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Islamic Will and Foundation

Creating an Islamic Will is not only obligatory for Muslims according to the Holy Quran and Sunnah but also necessary to ensure the proper distribution of estates.

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Despite Islamic teachings, many Muslims neglect to create a proper Islamic Will, often influenced by cultural practices rather than religious duties.

What is Islamic Will?

The term Islamic Will or Muslim Will comprises various names such as:

  • Wasiyat
  • Wasiyat nama
  • Wasiat
  • Wasiat nama
  • Wasiyyah
  • Wassiya
  • Wassiyya
  • Wassiyyah
  • Sharia-compliant will
  • Shariah Compliant Will
  • Saria-compliant will
What is Islamic Will

Without an Islamic Will, assets won’t follow Islamic law, and dying intestate results in government-appointed administrators determining distribution.

How Does an Islamic Will Work?

An Islamic will permits an individual to outline posthumous estate distribution following Sharia and legal regulations.

It may allocate at least two-thirds of assets to Islamic heirs like spouses, children, parents, etc., while the remaining one-third or less can be designated for charity or the needy.

Notably, an endowment, distinct from a testamentary bequest, involves gifting during one’s lifetime to organizations or educational institutions.

Under Islamic law, you have the option to either express your wishes verbally or draft a Will witnessed by two individuals.

It is essential to note that a verbal Will lacks legal validity, and reliance on it is not advisable.

Many Muslim-majority nations prohibit verbal Wills due to legal complications.

It is advisable to establish a Will upon reaching legal adulthood as defined by your country or jurisdiction.

Procrastinating until you face a decline in mental capacity or encounter adverse health events is not recommended.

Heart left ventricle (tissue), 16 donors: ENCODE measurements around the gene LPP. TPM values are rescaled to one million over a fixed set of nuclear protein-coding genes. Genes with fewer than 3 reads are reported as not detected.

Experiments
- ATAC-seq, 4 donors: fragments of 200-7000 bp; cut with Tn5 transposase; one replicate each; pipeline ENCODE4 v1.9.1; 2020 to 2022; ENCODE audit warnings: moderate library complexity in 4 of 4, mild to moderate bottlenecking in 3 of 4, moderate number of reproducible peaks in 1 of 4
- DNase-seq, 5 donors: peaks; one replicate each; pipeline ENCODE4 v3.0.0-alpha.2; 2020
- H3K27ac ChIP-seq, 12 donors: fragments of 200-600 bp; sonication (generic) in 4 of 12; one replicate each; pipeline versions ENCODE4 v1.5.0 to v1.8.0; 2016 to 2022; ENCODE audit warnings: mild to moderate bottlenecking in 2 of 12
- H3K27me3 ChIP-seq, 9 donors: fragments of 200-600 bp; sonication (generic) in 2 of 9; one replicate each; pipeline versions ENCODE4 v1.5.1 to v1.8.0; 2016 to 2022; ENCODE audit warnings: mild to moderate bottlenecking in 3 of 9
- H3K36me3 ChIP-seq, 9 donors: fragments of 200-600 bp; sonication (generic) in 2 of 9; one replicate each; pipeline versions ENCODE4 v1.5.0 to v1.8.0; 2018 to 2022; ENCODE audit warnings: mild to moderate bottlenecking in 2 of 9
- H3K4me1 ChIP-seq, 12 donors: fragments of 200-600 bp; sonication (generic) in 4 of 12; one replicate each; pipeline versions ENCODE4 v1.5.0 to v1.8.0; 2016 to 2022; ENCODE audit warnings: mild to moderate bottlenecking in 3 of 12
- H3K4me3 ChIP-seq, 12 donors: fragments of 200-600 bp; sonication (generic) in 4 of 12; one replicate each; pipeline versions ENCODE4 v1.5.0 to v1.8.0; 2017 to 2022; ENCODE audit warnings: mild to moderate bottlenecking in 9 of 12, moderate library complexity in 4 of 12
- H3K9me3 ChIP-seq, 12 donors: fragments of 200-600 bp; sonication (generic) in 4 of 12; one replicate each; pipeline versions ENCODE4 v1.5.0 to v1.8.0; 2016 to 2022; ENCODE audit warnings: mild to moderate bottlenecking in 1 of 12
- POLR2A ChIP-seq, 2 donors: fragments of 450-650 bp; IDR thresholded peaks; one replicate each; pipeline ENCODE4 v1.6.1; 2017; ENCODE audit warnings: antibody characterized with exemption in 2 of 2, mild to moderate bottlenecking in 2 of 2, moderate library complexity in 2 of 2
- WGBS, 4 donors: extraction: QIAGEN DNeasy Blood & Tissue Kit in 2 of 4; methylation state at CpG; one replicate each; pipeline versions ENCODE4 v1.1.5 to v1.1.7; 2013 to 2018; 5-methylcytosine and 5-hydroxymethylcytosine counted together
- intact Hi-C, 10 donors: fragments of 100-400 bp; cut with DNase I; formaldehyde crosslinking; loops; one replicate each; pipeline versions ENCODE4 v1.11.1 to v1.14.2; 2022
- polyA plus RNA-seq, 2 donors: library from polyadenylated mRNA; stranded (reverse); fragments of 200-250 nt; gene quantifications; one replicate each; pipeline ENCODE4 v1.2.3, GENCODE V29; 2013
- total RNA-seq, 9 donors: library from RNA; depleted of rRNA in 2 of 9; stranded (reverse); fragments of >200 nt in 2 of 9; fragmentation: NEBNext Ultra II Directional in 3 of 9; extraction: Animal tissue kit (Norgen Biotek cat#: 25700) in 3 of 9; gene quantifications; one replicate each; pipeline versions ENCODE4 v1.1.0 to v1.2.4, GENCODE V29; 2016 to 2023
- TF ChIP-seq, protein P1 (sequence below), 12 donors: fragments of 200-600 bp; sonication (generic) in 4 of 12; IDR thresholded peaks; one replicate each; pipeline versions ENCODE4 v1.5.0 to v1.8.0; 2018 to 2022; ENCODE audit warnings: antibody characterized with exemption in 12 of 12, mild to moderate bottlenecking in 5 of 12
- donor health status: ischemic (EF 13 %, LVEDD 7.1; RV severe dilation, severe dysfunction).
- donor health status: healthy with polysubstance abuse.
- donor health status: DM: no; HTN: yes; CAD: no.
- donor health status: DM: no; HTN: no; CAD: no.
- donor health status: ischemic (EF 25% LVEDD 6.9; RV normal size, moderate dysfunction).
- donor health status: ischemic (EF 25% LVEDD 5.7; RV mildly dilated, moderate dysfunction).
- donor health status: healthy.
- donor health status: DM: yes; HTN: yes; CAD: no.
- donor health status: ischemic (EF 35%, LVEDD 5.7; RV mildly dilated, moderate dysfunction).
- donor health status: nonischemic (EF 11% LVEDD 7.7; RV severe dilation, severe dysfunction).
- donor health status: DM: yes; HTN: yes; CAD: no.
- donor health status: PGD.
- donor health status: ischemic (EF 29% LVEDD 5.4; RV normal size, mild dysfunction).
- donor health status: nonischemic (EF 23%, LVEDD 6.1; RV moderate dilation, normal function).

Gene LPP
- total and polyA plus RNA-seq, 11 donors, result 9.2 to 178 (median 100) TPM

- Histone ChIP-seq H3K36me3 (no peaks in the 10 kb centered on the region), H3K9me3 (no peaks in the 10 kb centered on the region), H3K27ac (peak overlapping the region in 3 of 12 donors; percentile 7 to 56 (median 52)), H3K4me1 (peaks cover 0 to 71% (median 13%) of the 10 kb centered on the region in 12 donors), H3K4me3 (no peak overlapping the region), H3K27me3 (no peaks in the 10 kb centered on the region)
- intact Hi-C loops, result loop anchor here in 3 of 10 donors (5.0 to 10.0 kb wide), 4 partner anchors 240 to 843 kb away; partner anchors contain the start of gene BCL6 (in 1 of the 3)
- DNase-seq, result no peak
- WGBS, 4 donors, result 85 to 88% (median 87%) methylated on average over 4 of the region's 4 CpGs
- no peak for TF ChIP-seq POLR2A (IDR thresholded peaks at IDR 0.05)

Dying without an Islamic Will, known as dying “intestate,” means legal laws govern estate distribution.

The court appoints an executor or trustee, leading to delays and expenses. It doesn’t align with Muslim succession laws, risking non-compliance.

Creating a Will ensures assets follow your wishes and values.

Various Will types are available, including Single, Multi-Jurisdictional, and International Wills.

Testamentary Trusts in Wills manage minor children post-death but differ from non-Testamentary Trusts in revocability and tax impact.

How Does an Islamic Will Work


A foundation or a trust that is Shariah compliant is known as Waqf. In simple terms, waqf refers to a charitable endowment that is being held in a trust.

In the formal process of creating a waqf, the donor (waqīf) designates assets (mawqūf) for a specific charitable purpose.

Waqfs can be created by individuals, families, or communities. Once a waqf is created, the assets that are donated to it become inalienable, meaning that they cannot be sold, gifted, or inherited.

The income from the waqf’s assets is used to support the designated beneficiaries. For example, a waqf might be created to provide financial assistance to poor students, build a mosque, or support a hospital.

Islamic jurists debate whether ownership is “returned” to God or remains with the donor after completing the endowment.

Regardless, the assets are committed indefinitely for the specified purpose, with the donor relinquishing most ownership rights.

A custodian (mutawallī) manages the assets, although the donor can also act as the custodian.

Waqf arrangements historically safeguarded assets from debt payment, government confiscation, or misuse.

While waqf endowments played a key role in public services, their prevalence has diminished in the modern era.

Islamic countries now regulate waqf ministries and civil statutes to align with state regulations.


Writing an Islamic will is a religious duty to ensure fair asset distribution per Islamic law. The Quran advises giving one-third to charity and the rest to heirs.

Islamic foundations, called waqfs, support religious, social, and educational causes.

The Islamic finance industry is expected to grow further due to the rising global demand for Shariah-compliant financial services.

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Adam is an internationally recognised author on financial matters, with over 760.2 million answer views on Quora.com, a widely sold book on Amazon, and a contributor on Forbes.

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